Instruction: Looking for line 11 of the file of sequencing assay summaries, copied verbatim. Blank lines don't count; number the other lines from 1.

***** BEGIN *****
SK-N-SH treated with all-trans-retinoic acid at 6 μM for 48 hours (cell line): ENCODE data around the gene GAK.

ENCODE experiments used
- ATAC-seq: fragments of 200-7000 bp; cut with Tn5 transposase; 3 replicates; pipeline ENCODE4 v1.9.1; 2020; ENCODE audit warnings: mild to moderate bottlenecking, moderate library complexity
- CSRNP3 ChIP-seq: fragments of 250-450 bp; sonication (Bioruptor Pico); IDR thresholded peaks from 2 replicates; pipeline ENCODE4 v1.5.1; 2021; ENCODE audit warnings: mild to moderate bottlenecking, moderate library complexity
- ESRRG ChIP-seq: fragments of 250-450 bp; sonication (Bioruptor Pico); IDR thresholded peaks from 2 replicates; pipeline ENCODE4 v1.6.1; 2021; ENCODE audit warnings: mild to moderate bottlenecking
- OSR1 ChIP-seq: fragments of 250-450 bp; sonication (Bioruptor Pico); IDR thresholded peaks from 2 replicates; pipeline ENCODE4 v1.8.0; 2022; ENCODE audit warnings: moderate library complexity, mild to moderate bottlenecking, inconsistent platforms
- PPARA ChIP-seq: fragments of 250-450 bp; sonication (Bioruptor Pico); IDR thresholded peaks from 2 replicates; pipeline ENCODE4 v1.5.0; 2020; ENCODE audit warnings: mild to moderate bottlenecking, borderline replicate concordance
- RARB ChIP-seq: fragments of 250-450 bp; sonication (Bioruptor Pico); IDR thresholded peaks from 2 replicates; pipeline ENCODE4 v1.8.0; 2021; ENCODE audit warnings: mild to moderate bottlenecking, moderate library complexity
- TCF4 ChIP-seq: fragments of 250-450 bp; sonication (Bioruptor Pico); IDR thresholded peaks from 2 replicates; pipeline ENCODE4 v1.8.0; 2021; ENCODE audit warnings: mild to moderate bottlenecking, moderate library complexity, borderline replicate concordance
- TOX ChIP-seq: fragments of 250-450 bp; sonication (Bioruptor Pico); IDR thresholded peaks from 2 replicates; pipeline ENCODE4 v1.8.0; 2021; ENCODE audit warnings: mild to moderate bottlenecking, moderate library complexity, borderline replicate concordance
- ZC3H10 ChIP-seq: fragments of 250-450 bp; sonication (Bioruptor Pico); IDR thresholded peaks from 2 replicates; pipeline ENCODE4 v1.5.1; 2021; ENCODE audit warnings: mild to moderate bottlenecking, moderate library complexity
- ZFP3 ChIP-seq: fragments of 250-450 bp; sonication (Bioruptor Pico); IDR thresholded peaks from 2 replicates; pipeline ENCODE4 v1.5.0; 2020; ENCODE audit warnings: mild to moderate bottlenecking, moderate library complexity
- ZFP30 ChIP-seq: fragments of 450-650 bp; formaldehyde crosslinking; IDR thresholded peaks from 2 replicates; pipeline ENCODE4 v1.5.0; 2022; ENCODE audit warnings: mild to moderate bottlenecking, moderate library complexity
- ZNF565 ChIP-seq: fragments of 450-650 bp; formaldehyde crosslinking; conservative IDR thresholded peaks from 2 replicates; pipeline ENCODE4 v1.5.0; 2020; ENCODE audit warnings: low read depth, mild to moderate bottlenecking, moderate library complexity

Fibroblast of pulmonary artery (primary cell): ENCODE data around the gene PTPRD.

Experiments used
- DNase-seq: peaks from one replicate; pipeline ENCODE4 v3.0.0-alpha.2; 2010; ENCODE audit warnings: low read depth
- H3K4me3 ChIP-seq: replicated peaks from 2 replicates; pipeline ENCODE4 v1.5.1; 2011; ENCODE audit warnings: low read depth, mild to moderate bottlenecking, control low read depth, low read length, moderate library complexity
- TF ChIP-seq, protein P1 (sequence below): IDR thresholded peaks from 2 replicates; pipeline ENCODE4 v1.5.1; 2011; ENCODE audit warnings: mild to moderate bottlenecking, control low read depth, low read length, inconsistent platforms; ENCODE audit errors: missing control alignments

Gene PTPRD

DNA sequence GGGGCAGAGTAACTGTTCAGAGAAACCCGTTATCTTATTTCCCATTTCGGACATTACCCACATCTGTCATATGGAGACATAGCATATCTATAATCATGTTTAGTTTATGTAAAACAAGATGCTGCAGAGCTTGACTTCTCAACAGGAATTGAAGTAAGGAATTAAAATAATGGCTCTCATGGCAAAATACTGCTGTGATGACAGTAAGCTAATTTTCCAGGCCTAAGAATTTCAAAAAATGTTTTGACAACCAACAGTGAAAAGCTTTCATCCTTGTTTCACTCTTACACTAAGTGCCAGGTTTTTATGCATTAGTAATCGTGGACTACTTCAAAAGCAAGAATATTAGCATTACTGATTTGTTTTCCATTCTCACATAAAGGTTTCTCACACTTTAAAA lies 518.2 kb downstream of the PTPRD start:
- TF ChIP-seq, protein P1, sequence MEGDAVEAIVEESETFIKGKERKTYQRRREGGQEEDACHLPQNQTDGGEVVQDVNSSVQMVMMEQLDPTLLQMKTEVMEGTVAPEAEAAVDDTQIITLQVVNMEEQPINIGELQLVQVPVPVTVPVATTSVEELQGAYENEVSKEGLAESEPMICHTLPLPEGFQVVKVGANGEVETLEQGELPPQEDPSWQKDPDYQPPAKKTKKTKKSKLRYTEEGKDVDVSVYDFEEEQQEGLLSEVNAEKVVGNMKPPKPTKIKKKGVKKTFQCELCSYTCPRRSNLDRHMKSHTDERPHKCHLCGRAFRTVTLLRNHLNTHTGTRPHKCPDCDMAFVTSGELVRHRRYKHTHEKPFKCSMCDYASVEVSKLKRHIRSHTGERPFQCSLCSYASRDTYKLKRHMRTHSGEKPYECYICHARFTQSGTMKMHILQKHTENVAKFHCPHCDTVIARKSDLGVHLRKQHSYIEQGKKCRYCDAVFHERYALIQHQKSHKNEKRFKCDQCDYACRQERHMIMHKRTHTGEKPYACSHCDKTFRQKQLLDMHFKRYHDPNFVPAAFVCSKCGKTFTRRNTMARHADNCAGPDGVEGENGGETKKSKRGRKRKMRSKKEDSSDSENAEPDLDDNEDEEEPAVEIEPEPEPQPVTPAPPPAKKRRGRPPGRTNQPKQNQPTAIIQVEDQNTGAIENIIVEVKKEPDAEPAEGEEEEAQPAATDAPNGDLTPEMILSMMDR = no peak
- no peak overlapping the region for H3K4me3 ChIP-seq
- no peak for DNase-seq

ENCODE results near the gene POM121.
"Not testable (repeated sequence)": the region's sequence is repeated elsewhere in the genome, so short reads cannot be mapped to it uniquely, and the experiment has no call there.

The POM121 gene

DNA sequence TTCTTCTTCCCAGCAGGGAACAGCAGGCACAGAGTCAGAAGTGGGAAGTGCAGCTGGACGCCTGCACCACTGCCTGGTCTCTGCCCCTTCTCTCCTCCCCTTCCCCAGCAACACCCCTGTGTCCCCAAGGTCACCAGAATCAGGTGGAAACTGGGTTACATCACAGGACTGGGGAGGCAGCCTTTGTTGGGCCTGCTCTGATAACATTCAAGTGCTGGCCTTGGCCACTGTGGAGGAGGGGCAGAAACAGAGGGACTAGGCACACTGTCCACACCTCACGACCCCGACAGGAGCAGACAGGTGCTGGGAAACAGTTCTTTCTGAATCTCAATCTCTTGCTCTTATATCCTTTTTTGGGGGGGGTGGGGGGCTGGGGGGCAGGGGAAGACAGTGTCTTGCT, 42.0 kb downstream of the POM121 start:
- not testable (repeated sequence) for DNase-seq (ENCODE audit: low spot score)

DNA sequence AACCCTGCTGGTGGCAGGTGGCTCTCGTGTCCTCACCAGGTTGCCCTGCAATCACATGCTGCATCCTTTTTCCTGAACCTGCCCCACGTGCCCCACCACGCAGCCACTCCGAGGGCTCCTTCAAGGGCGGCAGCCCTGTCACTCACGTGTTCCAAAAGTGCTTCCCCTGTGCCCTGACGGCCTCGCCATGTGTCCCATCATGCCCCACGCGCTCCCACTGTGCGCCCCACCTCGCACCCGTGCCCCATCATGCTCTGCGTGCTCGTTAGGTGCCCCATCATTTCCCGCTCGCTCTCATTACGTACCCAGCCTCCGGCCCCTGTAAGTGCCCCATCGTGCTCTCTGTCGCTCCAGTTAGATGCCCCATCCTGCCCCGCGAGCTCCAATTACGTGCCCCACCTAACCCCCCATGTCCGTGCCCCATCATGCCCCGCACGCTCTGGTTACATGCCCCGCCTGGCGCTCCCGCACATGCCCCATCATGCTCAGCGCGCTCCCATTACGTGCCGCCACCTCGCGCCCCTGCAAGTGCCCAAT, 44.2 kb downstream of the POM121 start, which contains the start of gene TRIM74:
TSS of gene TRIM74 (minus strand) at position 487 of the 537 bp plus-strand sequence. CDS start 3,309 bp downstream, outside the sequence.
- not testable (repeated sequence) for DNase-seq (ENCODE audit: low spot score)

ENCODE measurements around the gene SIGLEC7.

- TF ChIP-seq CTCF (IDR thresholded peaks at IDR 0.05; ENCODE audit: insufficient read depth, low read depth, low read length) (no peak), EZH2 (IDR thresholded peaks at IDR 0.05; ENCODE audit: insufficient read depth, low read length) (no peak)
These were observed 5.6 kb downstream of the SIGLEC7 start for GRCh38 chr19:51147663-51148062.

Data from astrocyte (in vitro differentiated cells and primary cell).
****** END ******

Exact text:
- ZC3H10 ChIP-seq: fragments of 250-450 bp; sonication (Bioruptor Pico); IDR thresholded peaks from 2 replicates; pipeline ENCODE4 v1.5.1; 2021; ENCODE audit warnings: mild to moderate bottlenecking, moderate library complexity